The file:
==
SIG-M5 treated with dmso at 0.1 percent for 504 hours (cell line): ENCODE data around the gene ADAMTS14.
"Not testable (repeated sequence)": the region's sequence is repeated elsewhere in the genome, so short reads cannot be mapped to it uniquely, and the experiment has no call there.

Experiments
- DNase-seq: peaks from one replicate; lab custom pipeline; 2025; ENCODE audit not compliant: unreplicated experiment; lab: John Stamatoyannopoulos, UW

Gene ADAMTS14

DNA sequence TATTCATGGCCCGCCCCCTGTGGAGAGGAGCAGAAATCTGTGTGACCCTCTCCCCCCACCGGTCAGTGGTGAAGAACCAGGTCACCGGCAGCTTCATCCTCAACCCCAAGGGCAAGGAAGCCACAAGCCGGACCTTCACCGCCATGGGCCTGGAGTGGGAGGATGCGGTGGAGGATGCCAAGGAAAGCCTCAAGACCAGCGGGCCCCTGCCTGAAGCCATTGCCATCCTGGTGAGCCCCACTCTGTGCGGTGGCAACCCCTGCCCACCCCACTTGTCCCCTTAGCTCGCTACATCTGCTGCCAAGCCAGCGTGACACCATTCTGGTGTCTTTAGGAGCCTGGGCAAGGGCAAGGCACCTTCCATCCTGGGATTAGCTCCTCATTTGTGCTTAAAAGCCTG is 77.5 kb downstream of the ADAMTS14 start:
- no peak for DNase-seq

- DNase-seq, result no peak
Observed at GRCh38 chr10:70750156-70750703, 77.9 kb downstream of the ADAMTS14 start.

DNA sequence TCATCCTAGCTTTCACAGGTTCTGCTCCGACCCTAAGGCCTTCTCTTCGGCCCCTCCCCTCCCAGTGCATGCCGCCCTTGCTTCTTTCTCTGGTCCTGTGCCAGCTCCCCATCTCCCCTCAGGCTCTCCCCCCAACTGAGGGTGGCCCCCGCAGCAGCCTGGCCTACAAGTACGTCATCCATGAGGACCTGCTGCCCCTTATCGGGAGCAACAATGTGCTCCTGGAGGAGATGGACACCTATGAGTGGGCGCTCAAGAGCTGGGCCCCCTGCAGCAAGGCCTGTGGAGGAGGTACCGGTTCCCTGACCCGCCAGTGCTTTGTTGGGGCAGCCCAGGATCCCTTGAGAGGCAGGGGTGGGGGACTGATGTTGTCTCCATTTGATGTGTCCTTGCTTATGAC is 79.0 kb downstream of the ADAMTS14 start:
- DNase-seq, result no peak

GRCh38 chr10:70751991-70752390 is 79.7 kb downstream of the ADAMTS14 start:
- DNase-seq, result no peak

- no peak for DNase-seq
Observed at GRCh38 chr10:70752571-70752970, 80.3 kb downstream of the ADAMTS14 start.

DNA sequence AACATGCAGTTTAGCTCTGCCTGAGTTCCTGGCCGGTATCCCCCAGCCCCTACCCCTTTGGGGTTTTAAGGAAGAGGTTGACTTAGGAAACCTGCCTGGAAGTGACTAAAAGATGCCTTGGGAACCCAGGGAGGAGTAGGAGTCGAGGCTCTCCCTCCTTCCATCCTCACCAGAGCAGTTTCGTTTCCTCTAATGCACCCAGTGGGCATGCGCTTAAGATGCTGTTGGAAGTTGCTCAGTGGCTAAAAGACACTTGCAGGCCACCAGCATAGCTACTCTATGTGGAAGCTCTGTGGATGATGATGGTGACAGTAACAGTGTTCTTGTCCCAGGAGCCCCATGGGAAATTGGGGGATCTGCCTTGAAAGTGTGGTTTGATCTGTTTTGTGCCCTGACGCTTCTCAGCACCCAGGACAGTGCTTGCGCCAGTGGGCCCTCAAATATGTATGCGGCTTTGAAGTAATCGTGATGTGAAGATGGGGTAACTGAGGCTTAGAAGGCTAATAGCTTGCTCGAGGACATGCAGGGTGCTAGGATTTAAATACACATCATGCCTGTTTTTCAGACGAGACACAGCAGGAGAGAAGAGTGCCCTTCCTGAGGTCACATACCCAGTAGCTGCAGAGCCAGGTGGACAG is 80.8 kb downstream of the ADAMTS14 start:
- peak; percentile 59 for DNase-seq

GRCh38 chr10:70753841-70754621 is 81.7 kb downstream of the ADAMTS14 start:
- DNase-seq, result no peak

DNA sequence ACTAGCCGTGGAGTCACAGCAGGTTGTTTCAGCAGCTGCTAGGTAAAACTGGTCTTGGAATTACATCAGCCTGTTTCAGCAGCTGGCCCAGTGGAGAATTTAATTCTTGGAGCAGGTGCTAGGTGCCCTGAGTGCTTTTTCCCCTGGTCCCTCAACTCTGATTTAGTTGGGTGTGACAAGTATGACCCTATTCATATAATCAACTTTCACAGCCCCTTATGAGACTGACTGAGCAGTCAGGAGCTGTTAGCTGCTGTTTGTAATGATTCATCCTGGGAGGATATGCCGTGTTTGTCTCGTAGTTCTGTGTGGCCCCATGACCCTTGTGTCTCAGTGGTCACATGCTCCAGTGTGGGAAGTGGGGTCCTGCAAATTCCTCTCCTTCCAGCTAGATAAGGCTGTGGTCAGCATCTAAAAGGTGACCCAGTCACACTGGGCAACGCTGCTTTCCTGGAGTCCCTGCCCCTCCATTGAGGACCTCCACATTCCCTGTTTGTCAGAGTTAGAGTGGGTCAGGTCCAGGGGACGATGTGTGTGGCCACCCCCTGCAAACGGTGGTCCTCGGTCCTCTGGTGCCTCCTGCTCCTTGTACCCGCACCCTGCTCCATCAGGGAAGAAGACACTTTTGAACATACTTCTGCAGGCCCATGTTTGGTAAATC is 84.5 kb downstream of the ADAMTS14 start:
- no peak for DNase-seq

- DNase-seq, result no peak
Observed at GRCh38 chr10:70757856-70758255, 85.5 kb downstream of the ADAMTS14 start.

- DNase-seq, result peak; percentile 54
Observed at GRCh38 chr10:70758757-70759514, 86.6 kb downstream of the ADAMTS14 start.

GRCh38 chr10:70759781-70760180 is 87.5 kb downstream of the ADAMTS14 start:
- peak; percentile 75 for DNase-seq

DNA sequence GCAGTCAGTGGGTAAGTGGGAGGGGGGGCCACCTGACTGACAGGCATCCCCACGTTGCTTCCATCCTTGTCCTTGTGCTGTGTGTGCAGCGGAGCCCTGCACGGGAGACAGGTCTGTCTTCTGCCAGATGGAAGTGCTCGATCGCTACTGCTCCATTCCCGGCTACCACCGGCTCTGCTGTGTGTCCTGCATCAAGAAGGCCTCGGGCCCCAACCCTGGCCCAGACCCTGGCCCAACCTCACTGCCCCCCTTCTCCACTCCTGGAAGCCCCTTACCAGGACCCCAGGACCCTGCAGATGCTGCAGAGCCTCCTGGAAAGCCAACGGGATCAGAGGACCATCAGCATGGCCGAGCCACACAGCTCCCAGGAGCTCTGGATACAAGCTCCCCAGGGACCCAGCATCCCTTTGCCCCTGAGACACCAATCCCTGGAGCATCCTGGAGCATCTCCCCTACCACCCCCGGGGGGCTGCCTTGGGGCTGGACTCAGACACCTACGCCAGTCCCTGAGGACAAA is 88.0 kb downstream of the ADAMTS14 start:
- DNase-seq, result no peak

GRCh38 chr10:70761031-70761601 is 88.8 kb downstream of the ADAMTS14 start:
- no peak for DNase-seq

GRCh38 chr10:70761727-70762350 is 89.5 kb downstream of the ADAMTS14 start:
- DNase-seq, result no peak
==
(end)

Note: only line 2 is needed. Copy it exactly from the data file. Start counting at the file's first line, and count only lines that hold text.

"Not testable (repeated sequence)": the region's sequence is repeated elsewhere in the genome, so short reads cannot be mapped to it uniquely, and the experiment has no call there.